to bring which can never recur, for while man may come into even greater treasures of wealth or thought than the Elizabethans dreamed of, they can never be as new to us as they were to them. The sublime confidence of Bacon in the future of science, of which he knew so little, and that little wrongly, is thus eminently and characteristically Elizabethan.
The department of Elizabethan literature in which this exuberant energy found its most characteristic expression was the Drama, and that for a very simple though strange reason. To be truly great a literature must be addressed to the nation as a whole. The subtle influence of audience on author is shown equally though conversely in works written only for sections of a nation. Now in the sixteenth century any literature that should address the English nation as a whole—not necessarily all Englishmen,—but all classes of Englishmen could not be in any literary form intended to be merely read. For the majority of Englishmen could not read. Hence they could only be approached by literature when read or recited to them in church or theatre. The latter form was already familiar to them in the Miracle Plays and Mysteries, which had been adopted by the Church as the best means of acquainting the populace with Sacred History. The audiences of the Miracle Plays were pre pared for the representation of human action on the stage. Meanwhile, from translation and imitation, young scholars at the universities had become familiar with some of the master pieces of Ancient Drama, and with the laws of dramatic form. But where were they to seek for matter to fill out these forms? Where were they, in short, to get their plots?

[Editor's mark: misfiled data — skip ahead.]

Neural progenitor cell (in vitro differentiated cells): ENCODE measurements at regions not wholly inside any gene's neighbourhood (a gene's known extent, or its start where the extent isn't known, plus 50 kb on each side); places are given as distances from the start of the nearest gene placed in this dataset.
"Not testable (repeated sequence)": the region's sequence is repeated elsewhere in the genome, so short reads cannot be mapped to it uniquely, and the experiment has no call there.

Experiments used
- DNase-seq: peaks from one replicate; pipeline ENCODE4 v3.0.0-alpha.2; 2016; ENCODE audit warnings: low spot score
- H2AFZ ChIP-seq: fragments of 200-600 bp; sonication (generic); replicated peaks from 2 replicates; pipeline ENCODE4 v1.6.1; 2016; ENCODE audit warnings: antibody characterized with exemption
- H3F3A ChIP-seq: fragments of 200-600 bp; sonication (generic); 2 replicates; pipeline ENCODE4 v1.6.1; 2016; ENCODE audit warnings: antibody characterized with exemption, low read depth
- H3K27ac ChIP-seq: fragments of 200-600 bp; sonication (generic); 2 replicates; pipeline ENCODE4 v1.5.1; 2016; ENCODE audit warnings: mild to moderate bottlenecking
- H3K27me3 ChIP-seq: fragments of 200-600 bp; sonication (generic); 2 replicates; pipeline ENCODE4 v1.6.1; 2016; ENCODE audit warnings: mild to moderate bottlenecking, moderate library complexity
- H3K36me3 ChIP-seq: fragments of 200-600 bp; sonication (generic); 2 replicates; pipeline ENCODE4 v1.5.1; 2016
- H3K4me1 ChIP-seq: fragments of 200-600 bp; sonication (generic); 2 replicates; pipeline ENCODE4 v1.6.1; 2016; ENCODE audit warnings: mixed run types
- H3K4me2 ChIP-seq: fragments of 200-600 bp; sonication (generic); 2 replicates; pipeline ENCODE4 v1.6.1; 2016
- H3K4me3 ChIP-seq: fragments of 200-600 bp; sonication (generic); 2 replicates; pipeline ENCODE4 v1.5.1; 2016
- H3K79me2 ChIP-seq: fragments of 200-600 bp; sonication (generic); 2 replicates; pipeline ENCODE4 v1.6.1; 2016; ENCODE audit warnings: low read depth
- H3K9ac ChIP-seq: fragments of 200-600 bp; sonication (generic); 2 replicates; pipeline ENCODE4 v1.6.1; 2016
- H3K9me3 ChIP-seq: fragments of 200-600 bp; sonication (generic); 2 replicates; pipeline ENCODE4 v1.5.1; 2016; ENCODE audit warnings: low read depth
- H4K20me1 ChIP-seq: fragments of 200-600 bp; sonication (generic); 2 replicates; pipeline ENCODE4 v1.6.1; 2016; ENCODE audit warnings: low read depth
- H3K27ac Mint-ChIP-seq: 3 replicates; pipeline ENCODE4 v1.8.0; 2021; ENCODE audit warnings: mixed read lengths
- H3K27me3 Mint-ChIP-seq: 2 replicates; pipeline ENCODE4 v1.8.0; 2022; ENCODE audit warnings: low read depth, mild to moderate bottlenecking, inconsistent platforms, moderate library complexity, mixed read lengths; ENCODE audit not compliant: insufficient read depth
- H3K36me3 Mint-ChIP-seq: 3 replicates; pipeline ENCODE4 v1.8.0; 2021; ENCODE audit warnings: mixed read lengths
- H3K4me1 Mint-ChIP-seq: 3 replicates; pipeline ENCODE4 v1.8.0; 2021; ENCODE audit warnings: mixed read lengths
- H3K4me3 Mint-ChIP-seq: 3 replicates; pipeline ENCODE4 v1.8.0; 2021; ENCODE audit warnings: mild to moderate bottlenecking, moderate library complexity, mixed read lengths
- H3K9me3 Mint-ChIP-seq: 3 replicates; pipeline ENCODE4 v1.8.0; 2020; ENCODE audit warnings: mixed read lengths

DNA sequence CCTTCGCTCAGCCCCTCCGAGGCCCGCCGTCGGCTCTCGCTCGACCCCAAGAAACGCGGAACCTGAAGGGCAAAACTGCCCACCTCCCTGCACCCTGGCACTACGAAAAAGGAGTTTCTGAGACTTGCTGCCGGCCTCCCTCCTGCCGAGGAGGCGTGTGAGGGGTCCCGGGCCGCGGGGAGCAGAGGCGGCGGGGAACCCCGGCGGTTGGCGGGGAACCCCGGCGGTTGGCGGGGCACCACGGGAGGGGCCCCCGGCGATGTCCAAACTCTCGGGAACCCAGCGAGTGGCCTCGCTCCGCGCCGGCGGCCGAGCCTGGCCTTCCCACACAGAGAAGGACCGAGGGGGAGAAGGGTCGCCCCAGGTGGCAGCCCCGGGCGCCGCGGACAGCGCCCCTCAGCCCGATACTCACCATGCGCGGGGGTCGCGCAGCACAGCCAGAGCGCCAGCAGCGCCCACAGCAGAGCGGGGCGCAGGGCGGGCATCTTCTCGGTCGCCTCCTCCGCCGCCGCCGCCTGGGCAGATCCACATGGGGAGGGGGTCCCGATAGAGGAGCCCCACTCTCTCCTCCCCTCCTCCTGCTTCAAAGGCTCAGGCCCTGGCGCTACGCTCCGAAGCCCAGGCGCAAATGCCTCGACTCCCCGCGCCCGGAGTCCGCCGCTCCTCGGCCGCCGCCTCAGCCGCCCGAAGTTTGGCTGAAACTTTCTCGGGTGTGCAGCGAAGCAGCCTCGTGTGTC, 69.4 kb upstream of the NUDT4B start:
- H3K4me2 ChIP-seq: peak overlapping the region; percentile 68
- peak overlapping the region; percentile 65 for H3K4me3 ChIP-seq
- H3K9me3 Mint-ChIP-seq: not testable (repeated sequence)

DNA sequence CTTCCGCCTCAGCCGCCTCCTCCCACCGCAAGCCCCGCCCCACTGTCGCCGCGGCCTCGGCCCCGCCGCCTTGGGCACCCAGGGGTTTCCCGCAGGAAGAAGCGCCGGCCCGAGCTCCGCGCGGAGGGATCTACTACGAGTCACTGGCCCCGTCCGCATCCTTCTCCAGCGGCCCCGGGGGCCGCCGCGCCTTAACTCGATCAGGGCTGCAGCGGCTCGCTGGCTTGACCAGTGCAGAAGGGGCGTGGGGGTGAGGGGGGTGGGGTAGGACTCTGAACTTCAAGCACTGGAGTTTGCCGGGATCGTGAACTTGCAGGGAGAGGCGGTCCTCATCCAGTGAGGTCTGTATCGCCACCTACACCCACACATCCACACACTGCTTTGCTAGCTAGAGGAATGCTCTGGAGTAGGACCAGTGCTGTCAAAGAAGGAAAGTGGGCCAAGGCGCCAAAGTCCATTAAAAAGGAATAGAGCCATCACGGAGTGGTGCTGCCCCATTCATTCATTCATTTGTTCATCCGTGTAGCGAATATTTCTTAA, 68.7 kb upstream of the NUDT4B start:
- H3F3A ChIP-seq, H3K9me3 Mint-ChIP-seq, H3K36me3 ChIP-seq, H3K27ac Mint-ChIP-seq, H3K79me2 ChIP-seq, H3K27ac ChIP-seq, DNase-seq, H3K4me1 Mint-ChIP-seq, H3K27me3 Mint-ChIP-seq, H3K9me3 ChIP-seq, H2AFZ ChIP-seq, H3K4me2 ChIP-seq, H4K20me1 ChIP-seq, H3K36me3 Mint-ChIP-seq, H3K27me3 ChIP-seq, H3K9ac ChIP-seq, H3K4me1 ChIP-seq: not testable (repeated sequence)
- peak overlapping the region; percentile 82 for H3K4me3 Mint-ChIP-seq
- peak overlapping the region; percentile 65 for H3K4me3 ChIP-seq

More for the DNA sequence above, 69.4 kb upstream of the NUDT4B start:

Plot, we know, is pattern as applied to human action. A story, whether told or acted, must tend in some definite direction if it is to be a story at all. And the directions in which stories can go are singularly few. Somebody in the Athenæum—probably Mr. Theodore Watts, he has the habit of saying such things—has remarked that during the past century only two novelties in plot,
- There was something Elizabethan in the tone of men of science in England during the "seventies," when Darwinism was to solve all the problems. The Marlowe of the movement, the late Professor Clifford, found no Shakespeare.